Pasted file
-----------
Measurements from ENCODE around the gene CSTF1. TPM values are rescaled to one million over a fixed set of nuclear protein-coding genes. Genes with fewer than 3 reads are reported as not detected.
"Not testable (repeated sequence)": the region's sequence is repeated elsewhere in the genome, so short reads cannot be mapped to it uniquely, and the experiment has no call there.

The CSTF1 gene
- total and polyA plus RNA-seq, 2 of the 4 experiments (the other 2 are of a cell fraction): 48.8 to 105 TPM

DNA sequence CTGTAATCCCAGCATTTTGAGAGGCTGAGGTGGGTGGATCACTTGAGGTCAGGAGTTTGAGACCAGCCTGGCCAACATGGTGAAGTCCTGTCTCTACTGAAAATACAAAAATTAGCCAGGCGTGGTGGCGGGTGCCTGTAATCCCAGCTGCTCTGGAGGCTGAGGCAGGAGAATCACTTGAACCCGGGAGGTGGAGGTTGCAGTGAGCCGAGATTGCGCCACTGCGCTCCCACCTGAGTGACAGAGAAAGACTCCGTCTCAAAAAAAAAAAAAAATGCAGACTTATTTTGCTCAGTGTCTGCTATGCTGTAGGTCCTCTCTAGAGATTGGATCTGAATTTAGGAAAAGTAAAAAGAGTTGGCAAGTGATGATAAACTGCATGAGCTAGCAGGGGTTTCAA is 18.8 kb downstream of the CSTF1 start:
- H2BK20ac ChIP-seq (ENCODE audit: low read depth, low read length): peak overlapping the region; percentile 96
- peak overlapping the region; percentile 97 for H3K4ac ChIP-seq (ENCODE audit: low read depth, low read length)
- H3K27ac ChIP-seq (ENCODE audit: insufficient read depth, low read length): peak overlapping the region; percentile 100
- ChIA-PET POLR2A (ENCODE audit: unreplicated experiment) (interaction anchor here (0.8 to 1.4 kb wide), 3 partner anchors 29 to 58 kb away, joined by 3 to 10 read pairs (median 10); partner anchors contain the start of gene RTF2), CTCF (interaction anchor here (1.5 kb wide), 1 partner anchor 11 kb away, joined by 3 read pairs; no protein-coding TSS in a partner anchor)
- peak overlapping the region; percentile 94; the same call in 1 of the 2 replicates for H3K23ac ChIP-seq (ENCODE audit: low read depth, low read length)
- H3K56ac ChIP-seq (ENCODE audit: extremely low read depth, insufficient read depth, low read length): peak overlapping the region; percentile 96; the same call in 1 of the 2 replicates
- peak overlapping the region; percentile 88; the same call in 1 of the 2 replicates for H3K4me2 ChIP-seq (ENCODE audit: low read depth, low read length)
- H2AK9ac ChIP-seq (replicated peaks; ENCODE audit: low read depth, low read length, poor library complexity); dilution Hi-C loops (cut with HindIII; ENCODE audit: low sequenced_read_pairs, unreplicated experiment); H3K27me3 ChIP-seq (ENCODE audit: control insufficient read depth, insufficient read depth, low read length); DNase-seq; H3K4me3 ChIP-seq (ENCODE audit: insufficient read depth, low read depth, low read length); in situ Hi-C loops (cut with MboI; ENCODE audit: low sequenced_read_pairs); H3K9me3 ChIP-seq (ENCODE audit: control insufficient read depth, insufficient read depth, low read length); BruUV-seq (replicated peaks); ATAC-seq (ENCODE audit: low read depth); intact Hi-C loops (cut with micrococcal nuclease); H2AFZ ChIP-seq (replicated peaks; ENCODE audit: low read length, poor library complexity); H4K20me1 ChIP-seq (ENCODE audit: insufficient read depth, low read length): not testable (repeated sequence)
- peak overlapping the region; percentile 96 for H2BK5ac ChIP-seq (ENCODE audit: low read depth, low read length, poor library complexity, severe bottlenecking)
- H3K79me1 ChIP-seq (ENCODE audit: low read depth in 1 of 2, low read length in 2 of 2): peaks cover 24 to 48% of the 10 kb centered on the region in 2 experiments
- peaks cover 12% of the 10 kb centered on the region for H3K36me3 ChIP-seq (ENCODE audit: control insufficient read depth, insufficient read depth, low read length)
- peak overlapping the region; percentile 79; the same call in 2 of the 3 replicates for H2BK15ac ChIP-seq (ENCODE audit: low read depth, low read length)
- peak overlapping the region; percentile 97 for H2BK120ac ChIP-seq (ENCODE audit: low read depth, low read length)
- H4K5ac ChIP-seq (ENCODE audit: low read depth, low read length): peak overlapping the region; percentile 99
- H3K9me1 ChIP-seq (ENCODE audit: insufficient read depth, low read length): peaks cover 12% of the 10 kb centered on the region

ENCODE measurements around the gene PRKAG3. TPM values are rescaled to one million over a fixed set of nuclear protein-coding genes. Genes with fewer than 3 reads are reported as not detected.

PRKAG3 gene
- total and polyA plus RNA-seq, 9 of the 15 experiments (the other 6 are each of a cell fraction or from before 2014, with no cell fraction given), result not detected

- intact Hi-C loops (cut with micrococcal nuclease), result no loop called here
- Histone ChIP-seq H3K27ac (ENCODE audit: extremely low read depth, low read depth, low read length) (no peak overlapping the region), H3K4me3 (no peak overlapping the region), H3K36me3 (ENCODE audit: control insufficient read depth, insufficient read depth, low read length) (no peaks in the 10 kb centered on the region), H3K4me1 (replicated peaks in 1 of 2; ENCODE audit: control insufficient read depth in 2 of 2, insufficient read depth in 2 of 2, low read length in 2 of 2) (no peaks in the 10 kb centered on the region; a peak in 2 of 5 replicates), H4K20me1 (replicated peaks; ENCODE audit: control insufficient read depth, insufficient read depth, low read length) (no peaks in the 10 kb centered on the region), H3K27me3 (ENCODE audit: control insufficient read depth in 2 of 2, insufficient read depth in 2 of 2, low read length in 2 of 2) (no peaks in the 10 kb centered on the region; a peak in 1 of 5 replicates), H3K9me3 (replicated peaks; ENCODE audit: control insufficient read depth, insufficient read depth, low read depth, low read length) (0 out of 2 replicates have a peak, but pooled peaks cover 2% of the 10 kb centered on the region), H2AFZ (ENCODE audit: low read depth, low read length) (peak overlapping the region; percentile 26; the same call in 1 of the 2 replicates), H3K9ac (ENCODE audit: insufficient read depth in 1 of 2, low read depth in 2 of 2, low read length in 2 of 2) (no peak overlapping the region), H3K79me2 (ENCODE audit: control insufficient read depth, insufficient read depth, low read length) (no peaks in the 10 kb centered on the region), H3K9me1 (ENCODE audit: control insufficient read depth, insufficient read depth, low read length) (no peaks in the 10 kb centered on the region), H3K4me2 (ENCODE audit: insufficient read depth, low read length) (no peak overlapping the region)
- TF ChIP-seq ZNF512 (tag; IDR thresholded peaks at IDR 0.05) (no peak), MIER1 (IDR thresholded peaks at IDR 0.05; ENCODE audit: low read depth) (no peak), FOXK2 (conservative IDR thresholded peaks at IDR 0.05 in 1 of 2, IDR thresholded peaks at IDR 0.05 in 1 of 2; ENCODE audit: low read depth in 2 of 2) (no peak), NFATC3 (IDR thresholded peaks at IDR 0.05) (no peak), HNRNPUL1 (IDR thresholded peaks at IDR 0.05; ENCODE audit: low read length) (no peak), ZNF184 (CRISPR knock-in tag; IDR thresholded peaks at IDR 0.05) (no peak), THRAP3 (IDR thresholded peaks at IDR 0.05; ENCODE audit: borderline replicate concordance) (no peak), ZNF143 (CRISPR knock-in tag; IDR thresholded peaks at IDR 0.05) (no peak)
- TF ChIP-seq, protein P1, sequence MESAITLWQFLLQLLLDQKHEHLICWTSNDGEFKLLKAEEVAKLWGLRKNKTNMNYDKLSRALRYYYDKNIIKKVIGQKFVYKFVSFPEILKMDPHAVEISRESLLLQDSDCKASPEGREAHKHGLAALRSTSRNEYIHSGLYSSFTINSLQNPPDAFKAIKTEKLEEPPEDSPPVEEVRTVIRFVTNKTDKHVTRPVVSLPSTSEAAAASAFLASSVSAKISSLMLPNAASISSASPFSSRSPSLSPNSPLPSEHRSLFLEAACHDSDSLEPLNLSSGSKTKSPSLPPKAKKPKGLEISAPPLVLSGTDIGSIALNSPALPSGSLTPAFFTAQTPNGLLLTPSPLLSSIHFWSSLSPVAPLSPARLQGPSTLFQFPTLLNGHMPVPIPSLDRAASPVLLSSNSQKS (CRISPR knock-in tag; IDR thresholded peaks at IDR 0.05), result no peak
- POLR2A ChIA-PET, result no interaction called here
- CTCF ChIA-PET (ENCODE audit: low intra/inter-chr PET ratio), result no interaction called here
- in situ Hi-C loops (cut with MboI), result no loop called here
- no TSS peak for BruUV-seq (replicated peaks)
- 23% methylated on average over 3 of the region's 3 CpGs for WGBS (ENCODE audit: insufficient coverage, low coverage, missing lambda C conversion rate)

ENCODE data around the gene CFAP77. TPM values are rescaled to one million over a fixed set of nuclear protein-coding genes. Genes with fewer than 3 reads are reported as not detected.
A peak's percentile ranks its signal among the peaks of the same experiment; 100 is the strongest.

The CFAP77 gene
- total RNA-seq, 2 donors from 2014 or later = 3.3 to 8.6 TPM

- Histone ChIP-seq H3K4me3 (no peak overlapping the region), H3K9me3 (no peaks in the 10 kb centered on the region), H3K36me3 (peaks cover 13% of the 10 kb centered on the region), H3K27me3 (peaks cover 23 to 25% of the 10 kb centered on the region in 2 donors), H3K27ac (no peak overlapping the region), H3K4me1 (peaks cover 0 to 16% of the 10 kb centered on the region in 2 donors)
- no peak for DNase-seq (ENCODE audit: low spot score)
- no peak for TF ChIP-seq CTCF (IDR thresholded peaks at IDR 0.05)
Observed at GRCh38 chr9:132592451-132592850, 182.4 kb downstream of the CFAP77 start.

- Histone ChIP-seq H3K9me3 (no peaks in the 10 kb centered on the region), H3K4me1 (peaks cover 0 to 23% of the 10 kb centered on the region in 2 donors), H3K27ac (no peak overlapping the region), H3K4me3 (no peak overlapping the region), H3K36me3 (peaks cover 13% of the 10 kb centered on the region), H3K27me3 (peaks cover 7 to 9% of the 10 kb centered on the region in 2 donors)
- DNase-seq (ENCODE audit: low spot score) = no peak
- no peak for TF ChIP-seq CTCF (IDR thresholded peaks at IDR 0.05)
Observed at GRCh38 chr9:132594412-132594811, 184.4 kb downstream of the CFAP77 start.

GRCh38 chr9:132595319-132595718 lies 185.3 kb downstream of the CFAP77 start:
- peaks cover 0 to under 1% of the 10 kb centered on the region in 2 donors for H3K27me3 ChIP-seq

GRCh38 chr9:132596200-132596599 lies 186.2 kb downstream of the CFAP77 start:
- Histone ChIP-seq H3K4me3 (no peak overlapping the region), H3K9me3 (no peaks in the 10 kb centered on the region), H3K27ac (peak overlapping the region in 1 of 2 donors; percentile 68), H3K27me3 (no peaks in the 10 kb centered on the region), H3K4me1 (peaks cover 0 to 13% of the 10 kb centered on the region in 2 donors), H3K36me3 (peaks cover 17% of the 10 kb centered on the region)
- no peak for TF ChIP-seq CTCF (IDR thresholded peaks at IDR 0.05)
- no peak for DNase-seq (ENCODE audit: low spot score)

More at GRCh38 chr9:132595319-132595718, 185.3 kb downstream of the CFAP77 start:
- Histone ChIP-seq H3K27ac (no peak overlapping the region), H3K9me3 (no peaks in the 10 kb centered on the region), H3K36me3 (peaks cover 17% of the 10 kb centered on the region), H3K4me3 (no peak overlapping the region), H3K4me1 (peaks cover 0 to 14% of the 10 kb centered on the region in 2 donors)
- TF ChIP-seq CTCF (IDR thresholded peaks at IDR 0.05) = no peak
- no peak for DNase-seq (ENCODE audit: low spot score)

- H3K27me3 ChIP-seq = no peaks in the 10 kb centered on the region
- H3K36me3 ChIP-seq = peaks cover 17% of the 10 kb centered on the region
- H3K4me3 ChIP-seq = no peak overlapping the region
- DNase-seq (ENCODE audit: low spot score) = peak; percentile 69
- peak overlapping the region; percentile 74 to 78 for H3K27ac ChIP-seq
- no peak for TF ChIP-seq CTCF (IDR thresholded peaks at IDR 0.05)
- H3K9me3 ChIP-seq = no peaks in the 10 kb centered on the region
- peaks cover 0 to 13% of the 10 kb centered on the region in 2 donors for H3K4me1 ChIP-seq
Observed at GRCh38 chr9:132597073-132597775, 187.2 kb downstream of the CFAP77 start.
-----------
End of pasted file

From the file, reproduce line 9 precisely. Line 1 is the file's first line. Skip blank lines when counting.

- ChIA-PET POLR2A (ENCODE audit: unreplicated experiment) (interaction anchor here (0.8 to 1.4 kb wide), 3 partner anchors 29 to 58 kb away, joined by 3 to 10 read pairs (median 10); partner anchors contain the start of gene RTF2), CTCF (interaction anchor here (1.5 kb wide), 1 partner anchor 11 kb away, joined by 3 read pairs; no protein-coding TSS in a partner anchor)